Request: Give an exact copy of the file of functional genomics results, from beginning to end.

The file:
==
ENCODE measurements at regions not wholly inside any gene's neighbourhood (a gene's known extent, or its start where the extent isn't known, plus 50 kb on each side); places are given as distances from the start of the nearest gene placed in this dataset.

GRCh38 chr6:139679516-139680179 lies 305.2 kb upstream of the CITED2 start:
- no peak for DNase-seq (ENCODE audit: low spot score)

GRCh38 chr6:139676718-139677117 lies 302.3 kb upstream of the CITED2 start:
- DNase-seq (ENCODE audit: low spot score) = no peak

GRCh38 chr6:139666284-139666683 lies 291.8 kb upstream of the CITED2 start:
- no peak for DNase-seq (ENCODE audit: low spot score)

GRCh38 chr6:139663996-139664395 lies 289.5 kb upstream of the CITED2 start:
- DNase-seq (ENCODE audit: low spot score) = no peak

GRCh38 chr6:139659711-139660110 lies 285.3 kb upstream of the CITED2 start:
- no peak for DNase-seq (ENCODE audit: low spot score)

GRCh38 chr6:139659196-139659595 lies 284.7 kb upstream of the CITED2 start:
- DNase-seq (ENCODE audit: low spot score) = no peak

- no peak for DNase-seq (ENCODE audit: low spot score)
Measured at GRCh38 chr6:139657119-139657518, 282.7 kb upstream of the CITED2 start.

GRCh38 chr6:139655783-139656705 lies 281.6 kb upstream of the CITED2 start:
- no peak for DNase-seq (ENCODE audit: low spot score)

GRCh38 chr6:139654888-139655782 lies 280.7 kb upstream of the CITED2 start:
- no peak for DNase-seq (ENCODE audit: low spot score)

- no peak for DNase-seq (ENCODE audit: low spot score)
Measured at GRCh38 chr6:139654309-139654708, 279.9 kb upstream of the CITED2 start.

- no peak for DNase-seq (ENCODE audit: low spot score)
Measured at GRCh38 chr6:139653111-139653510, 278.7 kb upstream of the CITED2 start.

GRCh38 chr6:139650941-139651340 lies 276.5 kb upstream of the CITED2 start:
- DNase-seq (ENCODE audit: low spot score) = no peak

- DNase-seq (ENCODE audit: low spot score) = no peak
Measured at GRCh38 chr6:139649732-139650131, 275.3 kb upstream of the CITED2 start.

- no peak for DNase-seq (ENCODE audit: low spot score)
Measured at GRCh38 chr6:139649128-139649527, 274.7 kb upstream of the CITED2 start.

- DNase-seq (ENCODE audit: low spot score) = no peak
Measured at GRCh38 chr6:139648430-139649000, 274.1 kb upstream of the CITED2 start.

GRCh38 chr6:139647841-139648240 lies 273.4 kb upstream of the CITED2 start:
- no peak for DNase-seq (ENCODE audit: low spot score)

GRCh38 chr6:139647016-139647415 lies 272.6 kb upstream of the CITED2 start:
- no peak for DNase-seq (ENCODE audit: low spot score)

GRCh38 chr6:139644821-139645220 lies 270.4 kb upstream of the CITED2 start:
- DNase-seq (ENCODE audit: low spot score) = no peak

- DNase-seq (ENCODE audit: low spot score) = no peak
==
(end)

ENCODE measurements at regions not wholly inside any gene's neighbourhood (a gene's known extent, or its start where the extent isn't known, plus 50 kb on each side); places are given as distances from the start of the nearest gene placed in this dataset.

GRCh38 chr6:139679516-139680179 lies 305.2 kb upstream of the CITED2 start:
- no peak for DNase-seq (ENCODE audit: low spot score)

GRCh38 chr6:139676718-139677117 lies 302.3 kb upstream of the CITED2 start:
- DNase-seq (ENCODE audit: low spot score) = no peak

GRCh38 chr6:139666284-139666683 lies 291.8 kb upstream of the CITED2 start:
- no peak for DNase-seq (ENCODE audit: low spot score)

GRCh38 chr6:139663996-139664395 lies 289.5 kb upstream of the CITED2 start:
- DNase-seq (ENCODE audit: low spot score) = no peak

GRCh38 chr6:139659711-139660110 lies 285.3 kb upstream of the CITED2 start:
- no peak for DNase-seq (ENCODE audit: low spot score)

GRCh38 chr6:139659196-139659595 lies 284.7 kb upstream of the CITED2 start:
- DNase-seq (ENCODE audit: low spot score) = no peak

- no peak for DNase-seq (ENCODE audit: low spot score)
Measured at GRCh38 chr6:139657119-139657518, 282.7 kb upstream of the CITED2 start.

GRCh38 chr6:139655783-139656705 lies 281.6 kb upstream of the CITED2 start:
- no peak for DNase-seq (ENCODE audit: low spot score)

GRCh38 chr6:139654888-139655782 lies 280.7 kb upstream of the CITED2 start:
- no peak for DNase-seq (ENCODE audit: low spot score)

- no peak for DNase-seq (ENCODE audit: low spot score)
Measured at GRCh38 chr6:139654309-139654708, 279.9 kb upstream of the CITED2 start.

- no peak for DNase-seq (ENCODE audit: low spot score)
Measured at GRCh38 chr6:139653111-139653510, 278.7 kb upstream of the CITED2 start.

GRCh38 chr6:139650941-139651340 lies 276.5 kb upstream of the CITED2 start:
- DNase-seq (ENCODE audit: low spot score) = no peak

- DNase-seq (ENCODE audit: low spot score) = no peak
Measured at GRCh38 chr6:139649732-139650131, 275.3 kb upstream of the CITED2 start.

- no peak for DNase-seq (ENCODE audit: low spot score)
Measured at GRCh38 chr6:139649128-139649527, 274.7 kb upstream of the CITED2 start.

- DNase-seq (ENCODE audit: low spot score) = no peak
Measured at GRCh38 chr6:139648430-139649000, 274.1 kb upstream of the CITED2 start.

GRCh38 chr6:139647841-139648240 lies 273.4 kb upstream of the CITED2 start:
- no peak for DNase-seq (ENCODE audit: low spot score)

GRCh38 chr6:139647016-139647415 lies 272.6 kb upstream of the CITED2 start:
- no peak for DNase-seq (ENCODE audit: low spot score)

GRCh38 chr6:139644821-139645220 lies 270.4 kb upstream of the CITED2 start:
- DNase-seq (ENCODE audit: low spot score) = no peak

- DNase-seq (ENCODE audit: low spot score) = no peak